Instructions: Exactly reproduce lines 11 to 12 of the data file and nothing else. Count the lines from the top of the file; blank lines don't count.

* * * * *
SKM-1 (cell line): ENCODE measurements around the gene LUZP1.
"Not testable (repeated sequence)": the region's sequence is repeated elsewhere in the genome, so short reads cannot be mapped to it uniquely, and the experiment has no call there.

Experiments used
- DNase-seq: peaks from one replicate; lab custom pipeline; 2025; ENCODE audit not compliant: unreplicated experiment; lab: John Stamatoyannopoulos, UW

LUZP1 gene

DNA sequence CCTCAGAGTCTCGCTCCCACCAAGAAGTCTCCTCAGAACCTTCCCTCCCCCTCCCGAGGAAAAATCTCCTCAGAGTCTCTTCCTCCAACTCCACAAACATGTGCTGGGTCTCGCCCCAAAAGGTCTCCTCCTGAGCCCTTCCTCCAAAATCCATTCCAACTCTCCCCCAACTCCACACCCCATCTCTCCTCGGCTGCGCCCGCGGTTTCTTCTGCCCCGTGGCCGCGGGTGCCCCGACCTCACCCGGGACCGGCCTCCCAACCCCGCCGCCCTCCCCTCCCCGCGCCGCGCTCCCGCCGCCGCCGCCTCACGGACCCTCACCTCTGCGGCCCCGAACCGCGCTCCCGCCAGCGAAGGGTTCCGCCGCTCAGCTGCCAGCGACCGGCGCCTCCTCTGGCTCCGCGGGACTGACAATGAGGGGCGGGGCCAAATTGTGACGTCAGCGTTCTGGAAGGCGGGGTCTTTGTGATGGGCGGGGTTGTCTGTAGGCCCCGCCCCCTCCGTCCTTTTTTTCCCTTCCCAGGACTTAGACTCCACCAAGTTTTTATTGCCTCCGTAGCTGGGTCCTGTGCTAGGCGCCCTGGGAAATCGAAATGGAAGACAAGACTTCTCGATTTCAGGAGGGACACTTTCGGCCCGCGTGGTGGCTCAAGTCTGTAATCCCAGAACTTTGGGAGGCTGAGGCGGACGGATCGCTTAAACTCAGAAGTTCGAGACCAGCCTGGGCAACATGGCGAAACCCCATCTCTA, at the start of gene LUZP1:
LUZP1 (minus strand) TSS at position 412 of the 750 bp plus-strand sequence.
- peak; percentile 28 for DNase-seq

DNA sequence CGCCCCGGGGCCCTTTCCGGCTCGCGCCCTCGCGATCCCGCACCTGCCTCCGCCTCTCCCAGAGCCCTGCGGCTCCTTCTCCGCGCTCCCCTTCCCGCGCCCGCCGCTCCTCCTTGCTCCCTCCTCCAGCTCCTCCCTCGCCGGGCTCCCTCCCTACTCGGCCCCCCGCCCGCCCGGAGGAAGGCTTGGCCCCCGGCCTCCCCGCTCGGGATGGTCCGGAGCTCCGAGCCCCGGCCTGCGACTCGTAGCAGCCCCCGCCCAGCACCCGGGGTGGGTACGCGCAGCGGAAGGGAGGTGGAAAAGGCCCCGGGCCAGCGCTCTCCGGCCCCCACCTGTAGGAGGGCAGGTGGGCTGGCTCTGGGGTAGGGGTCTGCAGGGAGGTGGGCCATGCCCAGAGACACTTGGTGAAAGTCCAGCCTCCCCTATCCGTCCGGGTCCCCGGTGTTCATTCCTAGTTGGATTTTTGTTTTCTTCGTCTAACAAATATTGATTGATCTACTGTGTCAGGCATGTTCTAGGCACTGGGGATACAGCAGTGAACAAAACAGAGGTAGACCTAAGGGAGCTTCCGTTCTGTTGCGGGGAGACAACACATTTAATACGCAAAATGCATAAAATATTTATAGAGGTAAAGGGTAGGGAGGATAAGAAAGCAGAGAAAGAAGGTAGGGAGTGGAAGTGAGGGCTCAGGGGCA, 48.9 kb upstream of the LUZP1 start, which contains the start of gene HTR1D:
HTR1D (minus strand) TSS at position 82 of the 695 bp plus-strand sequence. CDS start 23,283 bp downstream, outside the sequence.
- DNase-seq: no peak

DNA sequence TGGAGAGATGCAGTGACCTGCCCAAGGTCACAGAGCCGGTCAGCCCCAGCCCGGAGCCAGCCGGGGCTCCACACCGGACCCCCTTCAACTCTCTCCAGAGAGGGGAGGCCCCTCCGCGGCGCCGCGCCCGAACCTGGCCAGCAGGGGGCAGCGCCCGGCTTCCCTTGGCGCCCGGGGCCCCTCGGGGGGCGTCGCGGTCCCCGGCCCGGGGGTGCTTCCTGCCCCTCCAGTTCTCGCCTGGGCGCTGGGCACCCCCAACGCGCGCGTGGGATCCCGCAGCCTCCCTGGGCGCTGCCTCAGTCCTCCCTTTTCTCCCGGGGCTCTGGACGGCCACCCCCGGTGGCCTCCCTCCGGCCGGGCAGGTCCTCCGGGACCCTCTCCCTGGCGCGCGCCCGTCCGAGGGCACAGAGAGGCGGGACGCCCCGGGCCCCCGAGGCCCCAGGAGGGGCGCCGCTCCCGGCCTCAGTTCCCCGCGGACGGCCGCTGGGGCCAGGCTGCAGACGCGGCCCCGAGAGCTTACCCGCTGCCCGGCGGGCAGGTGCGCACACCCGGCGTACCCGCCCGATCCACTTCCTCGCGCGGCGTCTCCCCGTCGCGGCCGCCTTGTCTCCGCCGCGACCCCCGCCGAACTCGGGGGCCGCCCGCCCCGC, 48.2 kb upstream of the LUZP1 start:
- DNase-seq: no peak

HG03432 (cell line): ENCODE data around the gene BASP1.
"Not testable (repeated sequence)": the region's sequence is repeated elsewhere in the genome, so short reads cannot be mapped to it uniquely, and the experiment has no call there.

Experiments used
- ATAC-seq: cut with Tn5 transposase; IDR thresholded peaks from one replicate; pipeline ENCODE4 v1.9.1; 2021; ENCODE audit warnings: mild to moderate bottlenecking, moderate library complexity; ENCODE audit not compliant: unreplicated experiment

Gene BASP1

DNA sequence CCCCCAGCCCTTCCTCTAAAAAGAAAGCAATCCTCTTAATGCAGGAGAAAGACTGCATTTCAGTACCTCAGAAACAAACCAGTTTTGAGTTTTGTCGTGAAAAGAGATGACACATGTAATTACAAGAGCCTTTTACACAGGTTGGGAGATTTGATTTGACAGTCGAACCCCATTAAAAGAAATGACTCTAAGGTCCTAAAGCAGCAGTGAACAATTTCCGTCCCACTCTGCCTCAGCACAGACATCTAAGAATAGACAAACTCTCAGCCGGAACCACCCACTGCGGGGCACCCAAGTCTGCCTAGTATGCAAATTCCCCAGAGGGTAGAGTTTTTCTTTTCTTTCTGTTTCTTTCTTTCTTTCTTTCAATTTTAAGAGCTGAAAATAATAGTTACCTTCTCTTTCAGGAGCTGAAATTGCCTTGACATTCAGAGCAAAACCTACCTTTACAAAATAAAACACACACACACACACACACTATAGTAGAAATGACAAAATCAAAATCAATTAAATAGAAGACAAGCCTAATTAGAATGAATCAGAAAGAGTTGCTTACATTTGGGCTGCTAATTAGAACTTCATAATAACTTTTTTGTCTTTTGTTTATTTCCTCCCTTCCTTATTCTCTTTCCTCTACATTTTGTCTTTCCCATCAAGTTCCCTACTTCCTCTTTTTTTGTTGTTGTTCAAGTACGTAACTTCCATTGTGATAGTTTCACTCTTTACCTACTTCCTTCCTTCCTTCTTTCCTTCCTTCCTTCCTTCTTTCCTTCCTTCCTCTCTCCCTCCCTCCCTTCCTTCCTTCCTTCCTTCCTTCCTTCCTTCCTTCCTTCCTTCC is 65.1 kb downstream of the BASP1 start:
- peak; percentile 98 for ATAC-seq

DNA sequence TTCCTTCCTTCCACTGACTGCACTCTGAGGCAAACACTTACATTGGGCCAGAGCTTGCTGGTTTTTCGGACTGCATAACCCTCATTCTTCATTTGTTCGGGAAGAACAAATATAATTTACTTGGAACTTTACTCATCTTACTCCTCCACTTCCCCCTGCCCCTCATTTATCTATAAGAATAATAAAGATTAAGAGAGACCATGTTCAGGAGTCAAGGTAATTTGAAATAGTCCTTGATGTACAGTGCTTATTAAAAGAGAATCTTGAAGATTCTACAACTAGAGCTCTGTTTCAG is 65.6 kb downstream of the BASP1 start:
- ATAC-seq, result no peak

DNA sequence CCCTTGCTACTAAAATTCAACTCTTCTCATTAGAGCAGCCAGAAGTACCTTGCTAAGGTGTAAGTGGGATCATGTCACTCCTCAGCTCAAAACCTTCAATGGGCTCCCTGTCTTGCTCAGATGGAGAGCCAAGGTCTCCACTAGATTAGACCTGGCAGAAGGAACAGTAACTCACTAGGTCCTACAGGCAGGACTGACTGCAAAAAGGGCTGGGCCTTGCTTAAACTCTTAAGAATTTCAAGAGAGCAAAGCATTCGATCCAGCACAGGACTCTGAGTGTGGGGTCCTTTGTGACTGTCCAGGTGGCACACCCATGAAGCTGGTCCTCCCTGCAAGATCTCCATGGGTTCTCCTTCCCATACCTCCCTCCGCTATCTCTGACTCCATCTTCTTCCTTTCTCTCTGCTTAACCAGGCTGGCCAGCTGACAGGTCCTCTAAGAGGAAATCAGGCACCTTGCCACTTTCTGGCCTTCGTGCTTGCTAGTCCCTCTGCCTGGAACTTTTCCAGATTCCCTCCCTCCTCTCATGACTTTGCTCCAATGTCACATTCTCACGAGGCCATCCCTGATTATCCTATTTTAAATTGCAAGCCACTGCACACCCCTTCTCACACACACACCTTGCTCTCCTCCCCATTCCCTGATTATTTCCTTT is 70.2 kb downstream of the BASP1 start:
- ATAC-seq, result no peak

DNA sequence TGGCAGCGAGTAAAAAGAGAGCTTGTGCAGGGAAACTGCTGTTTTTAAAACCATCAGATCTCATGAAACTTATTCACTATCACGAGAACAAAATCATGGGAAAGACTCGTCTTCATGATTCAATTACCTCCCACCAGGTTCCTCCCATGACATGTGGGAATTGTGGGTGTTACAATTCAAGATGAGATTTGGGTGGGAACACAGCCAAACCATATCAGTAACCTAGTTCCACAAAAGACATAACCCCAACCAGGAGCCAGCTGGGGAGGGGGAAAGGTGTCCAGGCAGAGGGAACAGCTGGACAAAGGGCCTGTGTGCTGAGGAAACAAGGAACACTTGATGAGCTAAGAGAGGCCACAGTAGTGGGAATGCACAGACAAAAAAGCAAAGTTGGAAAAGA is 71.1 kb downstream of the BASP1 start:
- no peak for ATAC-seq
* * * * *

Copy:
- DNase-seq: no peak

DNA sequence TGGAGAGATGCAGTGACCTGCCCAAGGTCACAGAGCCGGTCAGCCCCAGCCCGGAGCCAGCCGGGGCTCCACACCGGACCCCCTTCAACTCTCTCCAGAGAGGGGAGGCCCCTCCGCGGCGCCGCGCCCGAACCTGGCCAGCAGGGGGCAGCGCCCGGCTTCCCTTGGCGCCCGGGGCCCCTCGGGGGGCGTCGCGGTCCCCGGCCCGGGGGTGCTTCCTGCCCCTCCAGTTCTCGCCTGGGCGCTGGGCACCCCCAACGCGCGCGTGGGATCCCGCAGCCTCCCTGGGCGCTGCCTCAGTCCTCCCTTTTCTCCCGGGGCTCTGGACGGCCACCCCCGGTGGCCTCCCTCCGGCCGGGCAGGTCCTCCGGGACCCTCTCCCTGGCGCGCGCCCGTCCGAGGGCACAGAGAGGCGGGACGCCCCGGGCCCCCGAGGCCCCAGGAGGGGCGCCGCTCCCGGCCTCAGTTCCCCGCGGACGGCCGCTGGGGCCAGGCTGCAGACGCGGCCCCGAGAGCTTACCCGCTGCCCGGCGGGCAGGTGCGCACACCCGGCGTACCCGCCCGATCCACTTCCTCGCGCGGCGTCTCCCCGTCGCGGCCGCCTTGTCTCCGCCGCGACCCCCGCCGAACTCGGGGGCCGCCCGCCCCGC, 48.2 kb upstream of the LUZP1 start: